CS50 - Section 3

Section Information


We've already seen how to use functions (such as printf and GetInteger) that someone has already written and put into a library. Now we're ready to learn how to write functions of our own.

We already know how to write one function, the main function, which must appear in all C programs and is where C program start executing. Other functions are defined in much the same manner, although they may look slightly more complicated, since they may take arguments or return values.

A function definition has the following form:

type function-name ( parameter-list ) { function-body }

These have the following significance:


The type of value that the function returns, such as int or double.

A function that doesn't return a value is given a special type, named void. This is described in more depth later in this document.


The name that you are giving this function (and the name that will be used to call this function later). The name should be different from the names of any other functions or variables in your program, and must obey the rules for the names of a function or variable.


A list of the parameter names (immediately preceded by the type of the parameter) of this function. If this function does not have any parameters, then a parameter list of void is used.


The statements that are executed when the function is called.

Note that the function body must be enclosed in curly braces. Unlike other statements (i.e. if statements) where the curly braces may be omitted if the body consists of a single statement, the curly braces are mandatory here.

For example, imagine that we want to write a function which takes two integers, prints them out on the screen, and then returns their sum:

	int		add_ints (int a, int b)
		int		sum;

		sum = a + b;

		printf ("The two numbers are %d and %d\n",
				a, b);

		return (sum);
Then we can write a main function that calls this function:
	void		main (void)

		add_ints (12, 13);

Why Write Functions?

A Word About void

Something that seems to have confused a large number of students is the void type. A function is of type void if it doesn't return anything. A function has a parameter list of void if it doesn't take any arguments. For example, the following function doesn't take any arguments, just prints hello on the screen, and doesn't return anything:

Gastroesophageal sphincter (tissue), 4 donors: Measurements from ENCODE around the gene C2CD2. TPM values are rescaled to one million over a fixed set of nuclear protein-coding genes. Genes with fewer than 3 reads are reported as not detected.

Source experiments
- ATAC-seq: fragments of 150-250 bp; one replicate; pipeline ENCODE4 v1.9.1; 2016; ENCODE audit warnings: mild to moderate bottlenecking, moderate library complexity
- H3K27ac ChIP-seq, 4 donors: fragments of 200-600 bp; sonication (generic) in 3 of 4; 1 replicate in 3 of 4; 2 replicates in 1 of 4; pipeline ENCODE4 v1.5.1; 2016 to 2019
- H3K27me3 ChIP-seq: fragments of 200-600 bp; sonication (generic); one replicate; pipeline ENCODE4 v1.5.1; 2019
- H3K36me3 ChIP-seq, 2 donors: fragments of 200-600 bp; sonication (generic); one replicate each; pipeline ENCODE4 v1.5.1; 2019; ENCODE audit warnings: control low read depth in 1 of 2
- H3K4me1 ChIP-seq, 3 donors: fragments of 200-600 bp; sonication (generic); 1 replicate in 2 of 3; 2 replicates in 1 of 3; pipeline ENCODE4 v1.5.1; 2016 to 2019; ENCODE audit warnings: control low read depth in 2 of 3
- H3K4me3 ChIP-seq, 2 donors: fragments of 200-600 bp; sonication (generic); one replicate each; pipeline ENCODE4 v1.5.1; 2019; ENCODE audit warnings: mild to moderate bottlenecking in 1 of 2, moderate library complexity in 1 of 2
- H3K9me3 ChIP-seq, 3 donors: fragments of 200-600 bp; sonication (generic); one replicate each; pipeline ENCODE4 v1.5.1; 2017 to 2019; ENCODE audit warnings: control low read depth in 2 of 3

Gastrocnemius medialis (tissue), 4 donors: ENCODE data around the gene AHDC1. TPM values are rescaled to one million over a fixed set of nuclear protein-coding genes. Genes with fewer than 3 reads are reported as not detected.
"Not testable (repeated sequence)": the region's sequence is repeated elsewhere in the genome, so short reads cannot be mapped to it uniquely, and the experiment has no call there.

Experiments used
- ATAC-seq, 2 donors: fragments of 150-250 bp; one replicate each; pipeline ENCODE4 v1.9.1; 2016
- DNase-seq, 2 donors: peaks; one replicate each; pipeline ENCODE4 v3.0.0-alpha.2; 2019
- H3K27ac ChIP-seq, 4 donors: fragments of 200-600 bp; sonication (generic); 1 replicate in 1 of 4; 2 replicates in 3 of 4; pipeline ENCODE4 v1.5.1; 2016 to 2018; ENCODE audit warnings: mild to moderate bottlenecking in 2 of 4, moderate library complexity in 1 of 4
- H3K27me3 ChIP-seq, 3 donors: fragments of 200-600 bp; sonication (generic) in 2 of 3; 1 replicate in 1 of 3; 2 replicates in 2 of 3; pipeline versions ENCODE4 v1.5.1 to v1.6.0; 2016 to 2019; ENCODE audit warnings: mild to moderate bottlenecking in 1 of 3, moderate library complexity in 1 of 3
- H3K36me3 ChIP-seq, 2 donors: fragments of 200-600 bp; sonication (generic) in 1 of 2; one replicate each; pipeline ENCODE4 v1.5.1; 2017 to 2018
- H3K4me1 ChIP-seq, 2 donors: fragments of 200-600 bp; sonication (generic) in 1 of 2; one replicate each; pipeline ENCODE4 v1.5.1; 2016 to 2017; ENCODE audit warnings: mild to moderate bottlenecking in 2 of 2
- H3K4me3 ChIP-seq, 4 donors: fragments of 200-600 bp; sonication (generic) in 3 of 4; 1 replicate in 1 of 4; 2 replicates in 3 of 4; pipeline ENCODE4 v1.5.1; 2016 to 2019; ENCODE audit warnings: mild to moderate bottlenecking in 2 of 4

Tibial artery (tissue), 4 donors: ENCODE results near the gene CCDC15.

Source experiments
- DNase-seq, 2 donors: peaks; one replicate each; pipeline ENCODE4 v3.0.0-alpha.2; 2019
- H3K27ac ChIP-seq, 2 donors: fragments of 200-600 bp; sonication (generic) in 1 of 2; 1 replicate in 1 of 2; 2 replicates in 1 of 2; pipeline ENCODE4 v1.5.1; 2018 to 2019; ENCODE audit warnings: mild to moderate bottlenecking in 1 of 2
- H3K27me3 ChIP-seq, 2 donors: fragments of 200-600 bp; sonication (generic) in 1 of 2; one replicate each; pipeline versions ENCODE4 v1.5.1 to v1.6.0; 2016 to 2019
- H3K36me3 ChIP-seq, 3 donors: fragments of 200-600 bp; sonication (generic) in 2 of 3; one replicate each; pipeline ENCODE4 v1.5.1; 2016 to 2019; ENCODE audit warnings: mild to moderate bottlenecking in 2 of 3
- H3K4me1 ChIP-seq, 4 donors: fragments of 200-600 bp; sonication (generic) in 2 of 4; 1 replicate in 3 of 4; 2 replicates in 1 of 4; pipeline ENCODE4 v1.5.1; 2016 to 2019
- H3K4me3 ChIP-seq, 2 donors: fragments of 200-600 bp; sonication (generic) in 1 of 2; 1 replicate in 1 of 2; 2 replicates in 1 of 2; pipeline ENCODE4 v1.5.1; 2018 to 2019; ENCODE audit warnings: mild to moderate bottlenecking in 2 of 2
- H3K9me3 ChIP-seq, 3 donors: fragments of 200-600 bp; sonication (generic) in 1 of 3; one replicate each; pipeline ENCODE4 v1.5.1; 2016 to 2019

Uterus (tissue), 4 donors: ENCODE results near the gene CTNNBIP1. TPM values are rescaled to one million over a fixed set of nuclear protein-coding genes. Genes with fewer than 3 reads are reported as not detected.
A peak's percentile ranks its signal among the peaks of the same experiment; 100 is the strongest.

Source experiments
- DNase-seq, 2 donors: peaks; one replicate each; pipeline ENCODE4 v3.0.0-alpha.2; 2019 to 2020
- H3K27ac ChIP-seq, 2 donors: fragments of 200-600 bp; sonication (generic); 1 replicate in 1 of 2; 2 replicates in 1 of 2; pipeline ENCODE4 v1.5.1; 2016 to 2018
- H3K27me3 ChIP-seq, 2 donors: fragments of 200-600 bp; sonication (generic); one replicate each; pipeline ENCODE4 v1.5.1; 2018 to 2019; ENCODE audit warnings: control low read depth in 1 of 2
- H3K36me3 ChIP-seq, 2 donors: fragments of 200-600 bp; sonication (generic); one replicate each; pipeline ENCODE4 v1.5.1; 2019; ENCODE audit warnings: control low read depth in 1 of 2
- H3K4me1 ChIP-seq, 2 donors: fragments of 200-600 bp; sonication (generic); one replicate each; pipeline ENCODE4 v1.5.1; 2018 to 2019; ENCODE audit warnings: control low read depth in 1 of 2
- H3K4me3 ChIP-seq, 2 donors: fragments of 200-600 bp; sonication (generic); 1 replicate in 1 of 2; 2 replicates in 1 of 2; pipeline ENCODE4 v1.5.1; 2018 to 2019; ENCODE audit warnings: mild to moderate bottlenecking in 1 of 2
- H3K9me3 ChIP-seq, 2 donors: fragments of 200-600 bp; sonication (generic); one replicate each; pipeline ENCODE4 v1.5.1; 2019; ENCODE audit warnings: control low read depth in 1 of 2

void		hello (void)
		printf ("hello");
A function like GetInteger, however, does return something (an integer), but it doesn't take any arguments, so its definition is:

	int		GetInteger (void)
	{ /* etc. */ }


To return a value from a function, the return statement is used. The statement is simply the word return followed by the value that the function should return. (I typically enclose the value to be returned in parenthesis, from force of habit, but this is optional.) If the function has a return type of void, then the return value must be omitted.

Note that execution of the function ends immediately when a return statement is executed; no more statements of the function are executed. For example, consider the following function:

int		foo (int x)

	return (x + 5);

	printf ("hello!\n");
As currently written, there is no way that the statement containing the call to printf will ever be executed, since it would be executed after a return statement.

The manner in which return causes a function to abruptly cease can be quite useful at times (since it can allow you to jump out of any number of nested loops or conditional statements). We will see examples of this soon.


Arrays are a new kind of variable. Arrays are variables that can be be used to hold a bunch of values (all of the same type) at the same time.

Some key properties of C arrays:

For Further Reading...

Yet more C

New Control Flow Statements

Operator Review

The ?: operator

The ?: operator (pronounced "question mark colon") can be very handy. It is like an abbreviated form of the if-else statement, with the limitation that it can only contain expressions, and the benefit that it returns a value.

For example, here is a function that takes two integers and returns the larger:

	int		max (int x, int y)

		return ((x > y) ? x : y);

Multiple assignments